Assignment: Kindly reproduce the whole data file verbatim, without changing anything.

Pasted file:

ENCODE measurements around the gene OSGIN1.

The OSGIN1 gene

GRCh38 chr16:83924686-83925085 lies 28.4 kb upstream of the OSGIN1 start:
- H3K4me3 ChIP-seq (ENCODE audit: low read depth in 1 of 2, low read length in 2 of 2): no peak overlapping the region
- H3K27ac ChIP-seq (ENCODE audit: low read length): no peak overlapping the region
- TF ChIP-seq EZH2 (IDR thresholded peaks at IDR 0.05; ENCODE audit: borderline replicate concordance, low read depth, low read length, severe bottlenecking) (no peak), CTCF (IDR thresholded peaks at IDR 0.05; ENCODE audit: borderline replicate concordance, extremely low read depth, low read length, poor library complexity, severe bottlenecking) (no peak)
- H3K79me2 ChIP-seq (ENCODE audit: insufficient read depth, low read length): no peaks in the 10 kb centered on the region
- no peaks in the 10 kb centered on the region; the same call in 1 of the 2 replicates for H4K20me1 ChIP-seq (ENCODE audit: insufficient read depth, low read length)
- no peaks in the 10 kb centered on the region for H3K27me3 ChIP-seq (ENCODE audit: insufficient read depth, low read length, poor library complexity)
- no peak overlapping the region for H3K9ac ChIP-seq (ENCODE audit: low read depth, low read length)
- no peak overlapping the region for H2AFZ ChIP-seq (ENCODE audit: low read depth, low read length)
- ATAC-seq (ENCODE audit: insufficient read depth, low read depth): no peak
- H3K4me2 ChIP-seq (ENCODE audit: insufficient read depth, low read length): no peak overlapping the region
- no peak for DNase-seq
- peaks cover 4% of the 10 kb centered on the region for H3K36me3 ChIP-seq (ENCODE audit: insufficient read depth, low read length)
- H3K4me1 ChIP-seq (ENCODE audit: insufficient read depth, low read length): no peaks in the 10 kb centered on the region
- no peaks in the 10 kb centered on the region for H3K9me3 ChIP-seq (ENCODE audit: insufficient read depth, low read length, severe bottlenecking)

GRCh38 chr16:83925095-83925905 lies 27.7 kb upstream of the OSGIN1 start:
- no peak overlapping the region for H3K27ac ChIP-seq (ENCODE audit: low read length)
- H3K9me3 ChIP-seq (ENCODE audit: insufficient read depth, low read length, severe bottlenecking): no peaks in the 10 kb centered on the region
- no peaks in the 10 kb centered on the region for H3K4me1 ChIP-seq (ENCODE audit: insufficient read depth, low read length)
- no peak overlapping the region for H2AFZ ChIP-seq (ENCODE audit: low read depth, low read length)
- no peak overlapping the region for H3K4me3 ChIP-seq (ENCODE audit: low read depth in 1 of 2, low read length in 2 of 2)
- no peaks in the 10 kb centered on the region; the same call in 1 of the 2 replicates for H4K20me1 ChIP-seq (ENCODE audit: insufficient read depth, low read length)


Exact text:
ENCODE measurements around the gene OSGIN1.

The OSGIN1 gene

GRCh38 chr16:83924686-83925085 lies 28.4 kb upstream of the OSGIN1 start:
- H3K4me3 ChIP-seq (ENCODE audit: low read depth in 1 of 2, low read length in 2 of 2): no peak overlapping the region
- H3K27ac ChIP-seq (ENCODE audit: low read length): no peak overlapping the region
- TF ChIP-seq EZH2 (IDR thresholded peaks at IDR 0.05; ENCODE audit: borderline replicate concordance, low read depth, low read length, severe bottlenecking) (no peak), CTCF (IDR thresholded peaks at IDR 0.05; ENCODE audit: borderline replicate concordance, extremely low read depth, low read length, poor library complexity, severe bottlenecking) (no peak)
- H3K79me2 ChIP-seq (ENCODE audit: insufficient read depth, low read length): no peaks in the 10 kb centered on the region
- no peaks in the 10 kb centered on the region; the same call in 1 of the 2 replicates for H4K20me1 ChIP-seq (ENCODE audit: insufficient read depth, low read length)
- no peaks in the 10 kb centered on the region for H3K27me3 ChIP-seq (ENCODE audit: insufficient read depth, low read length, poor library complexity)
- no peak overlapping the region for H3K9ac ChIP-seq (ENCODE audit: low read depth, low read length)
- no peak overlapping the region for H2AFZ ChIP-seq (ENCODE audit: low read depth, low read length)
- ATAC-seq (ENCODE audit: insufficient read depth, low read depth): no peak
- H3K4me2 ChIP-seq (ENCODE audit: insufficient read depth, low read length): no peak overlapping the region
- no peak for DNase-seq
- peaks cover 4% of the 10 kb centered on the region for H3K36me3 ChIP-seq (ENCODE audit: insufficient read depth, low read length)
- H3K4me1 ChIP-seq (ENCODE audit: insufficient read depth, low read length): no peaks in the 10 kb centered on the region
- no peaks in the 10 kb centered on the region for H3K9me3 ChIP-seq (ENCODE audit: insufficient read depth, low read length, severe bottlenecking)

GRCh38 chr16:83925095-83925905 lies 27.7 kb upstream of the OSGIN1 start:
- no peak overlapping the region for H3K27ac ChIP-seq (ENCODE audit: low read length)
- H3K9me3 ChIP-seq (ENCODE audit: insufficient read depth, low read length, severe bottlenecking): no peaks in the 10 kb centered on the region
- no peaks in the 10 kb centered on the region for H3K4me1 ChIP-seq (ENCODE audit: insufficient read depth, low read length)
- no peak overlapping the region for H2AFZ ChIP-seq (ENCODE audit: low read depth, low read length)
- no peak overlapping the region for H3K4me3 ChIP-seq (ENCODE audit: low read depth in 1 of 2, low read length in 2 of 2)
- no peaks in the 10 kb centered on the region; the same call in 1 of the 2 replicates for H4K20me1 ChIP-seq (ENCODE audit: insufficient read depth, low read length)